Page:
Investment bankers generally work for investment banking firms. An investment banker’s responsibilities can be quite diverse, depending on the type of financial transaction they are negotiating and the clients they are working for. They are responsible for initiating financial ventures for their firm, or may act as an advisor to a client’s company. Investment bankers also frequently work for large commercial banks.
The work of an investment banker is very specialized, and as such the position is highly compensated. Investment bankers generally have an advanced degree, plus specialized training depending on the needs of their position.
The employment outlook for investment bankers remains good, due to the high demand for the services they provide. However, the recession and the recent collapse in the financial industry have dampened the job market somewhat, at least temporarily.
Salary doesn’t tell the entire picture when considering the earning power of an investment banker, due to the fact that they receive bonuses and commissions. According to the U.S. Bureau of Labor Statistics, the average weekly wages for an investment banker is well above the average for most other industries. Although the average salary for an investment banker is between $58,000 and $97,000, the earning potential is even greater for those who excel in the field and move on to more advanced positions.*
Additionally, an investment banker can expect bonuses, profit sharing and commissions, which can be significant. Good job performance translates into good financial returns for the company or client, which is then highly rewarded with bonuses and commissions. Based on national salary data, annual bonuses often average between $9,840 and $49,276, with commissions averaging between $3,500 and $36,000.*
*According to the BLS, http://www.bls.gov/oco/
Job Description and Outlook
Investment bankers can have a wide diversity of responsibilities, depending on the specific financial needs of the client. Corporate mergers, acquisitions and sales are often negotiated by an investment banker. They also frequently analyze financial situations for companies, such as in the case of a company that has failing operations, a budget deficit, or other financial difficulties. Investment bankers often work to find buyers for a company’s stock shares, such as when new stock is issued by a client company.
Those just starting out in the field often work as part of a team. Writing reports, performing research, analyzing spreadsheets and handling trades are all common daily responsibilities. Dealing directly with clients is usually reserved for the more experienced investment bankers. The daily work load is often heavy, and long hours are often required in order to succeed. In fact, in some cases it can almost seem like a 24/7 job, due to the grueling work load. Good people skills, analytical abilities, bargaining skills, market savvy, and a lot of energy and stamina are key requirements for success in the field of investment banking. Although the job is highly compensated, it’s usually recommended that a person not get into the field of investment banking just for the money, due to the demanding lifestyle. In order to succeed in the field, it’s important that a person really love the work itself, which is fast-paced, detail-oriented, and often intense.
There has been a significant amount of consolidation in the banking industry during recent years, which has served to limit job opportunities for investment bankers somewhat. However, there are still opportunities at major banks, leading financial institutions, and of course in Wall Street and other money center areas such as San Francisco. The competition for these positions has increased, which means education credentials are even more important.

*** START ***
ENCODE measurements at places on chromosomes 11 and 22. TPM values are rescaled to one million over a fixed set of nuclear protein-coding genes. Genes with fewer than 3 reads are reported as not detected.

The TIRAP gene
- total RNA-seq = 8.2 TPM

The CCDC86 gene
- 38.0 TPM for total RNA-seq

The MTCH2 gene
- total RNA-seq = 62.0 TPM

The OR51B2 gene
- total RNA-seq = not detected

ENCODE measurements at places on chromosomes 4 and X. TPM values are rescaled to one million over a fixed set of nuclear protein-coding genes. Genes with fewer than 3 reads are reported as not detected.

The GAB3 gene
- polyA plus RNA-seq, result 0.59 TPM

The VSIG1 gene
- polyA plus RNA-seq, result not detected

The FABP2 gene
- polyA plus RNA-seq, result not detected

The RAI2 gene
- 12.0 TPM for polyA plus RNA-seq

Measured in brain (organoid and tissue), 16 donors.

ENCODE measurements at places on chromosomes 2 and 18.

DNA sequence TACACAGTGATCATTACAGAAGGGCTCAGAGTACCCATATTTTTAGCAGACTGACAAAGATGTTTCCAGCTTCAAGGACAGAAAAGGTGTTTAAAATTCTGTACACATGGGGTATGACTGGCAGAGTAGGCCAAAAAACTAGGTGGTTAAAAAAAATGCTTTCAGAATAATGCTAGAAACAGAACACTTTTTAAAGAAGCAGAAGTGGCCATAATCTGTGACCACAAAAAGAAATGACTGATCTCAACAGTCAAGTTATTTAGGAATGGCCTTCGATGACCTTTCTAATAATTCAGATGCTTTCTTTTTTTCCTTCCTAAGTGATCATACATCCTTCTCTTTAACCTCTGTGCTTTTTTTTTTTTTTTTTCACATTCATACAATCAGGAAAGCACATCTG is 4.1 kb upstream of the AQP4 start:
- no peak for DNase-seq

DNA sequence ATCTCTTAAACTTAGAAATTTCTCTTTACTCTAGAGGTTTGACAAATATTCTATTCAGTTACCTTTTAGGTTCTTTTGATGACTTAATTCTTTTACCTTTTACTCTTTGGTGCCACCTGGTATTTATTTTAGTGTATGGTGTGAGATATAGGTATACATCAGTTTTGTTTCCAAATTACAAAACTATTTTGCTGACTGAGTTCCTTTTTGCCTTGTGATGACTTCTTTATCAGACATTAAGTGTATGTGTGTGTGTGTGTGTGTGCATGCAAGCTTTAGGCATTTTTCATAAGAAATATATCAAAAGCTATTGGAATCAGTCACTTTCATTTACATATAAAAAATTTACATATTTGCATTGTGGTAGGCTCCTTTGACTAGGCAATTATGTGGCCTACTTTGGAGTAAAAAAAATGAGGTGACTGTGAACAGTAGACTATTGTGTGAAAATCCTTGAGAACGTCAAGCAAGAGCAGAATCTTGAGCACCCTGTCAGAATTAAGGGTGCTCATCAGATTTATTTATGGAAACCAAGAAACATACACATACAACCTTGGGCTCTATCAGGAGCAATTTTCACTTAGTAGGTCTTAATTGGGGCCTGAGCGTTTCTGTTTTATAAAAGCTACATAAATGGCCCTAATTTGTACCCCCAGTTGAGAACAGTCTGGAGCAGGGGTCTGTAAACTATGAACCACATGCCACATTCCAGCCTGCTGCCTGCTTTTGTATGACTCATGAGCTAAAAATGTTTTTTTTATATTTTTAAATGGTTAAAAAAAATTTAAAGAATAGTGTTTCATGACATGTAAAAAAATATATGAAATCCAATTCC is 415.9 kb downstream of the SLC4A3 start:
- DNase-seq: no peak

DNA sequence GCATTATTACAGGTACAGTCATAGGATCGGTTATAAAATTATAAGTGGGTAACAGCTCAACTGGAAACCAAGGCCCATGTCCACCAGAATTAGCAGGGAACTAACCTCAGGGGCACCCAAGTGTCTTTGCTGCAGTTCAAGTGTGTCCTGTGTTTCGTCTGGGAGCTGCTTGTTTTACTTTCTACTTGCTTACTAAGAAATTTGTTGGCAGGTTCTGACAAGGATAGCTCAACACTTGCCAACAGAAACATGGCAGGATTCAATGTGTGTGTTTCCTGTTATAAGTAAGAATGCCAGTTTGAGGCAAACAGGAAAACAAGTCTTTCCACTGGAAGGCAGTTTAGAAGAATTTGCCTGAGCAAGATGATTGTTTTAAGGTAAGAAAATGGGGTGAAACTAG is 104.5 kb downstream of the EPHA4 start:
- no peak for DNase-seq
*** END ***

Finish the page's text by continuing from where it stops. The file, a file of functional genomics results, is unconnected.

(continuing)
Training and Education Requirements
To become an investment banker usually requires a master’s degree in business administration, ideally from a top school. Classes in advanced mathematics and advanced financial theory are recommended for individuals who aspire to become an investment banker. A good understanding of accounting is also a requirement. There are cases where firms will hire individuals with less specialized training, such as a liberal arts degree, but these trainees generally go on to achieve a business-related graduate degree as they progress with their career. A bachelor’s degree is generally required even for trainee positions, in addition to specialized training depending on the position. It’s not always easy to get started in the field of investment banking, as the competition for these positions can be intense. This is one field where education level can really garner a higher salary and more prestigious position. Those who have a MBA degree, especially with a strong focus on finance, can expect to receive a higher salary.
Certifications required will vary depending on the employer. For positions with a strong focus on securities analysis, the Chartered Financial Analyst (CFA) credential is usually required. The Certified Management Accountant credential is generally needed to work as a financial analyst. There are also a series of qualification exams offered by the Financial Industry Regulation Authority, Inc. (FINRA). Some investment banking jobs require multiple certifications, especially for key positions. Some of these certifications must be renewed by re-testing on an ongoing basis.
- CFA Institute – Provides educational programs and other resources for members.
- Investment Management Consultants Association (IMCA) – Provides resources, educational opportunities and certifications.
- New York Society of Security Analysts – Leading forum for the investment industry
- Association for Financial Markets in Europe (AFME) – Resources for the global financial market.
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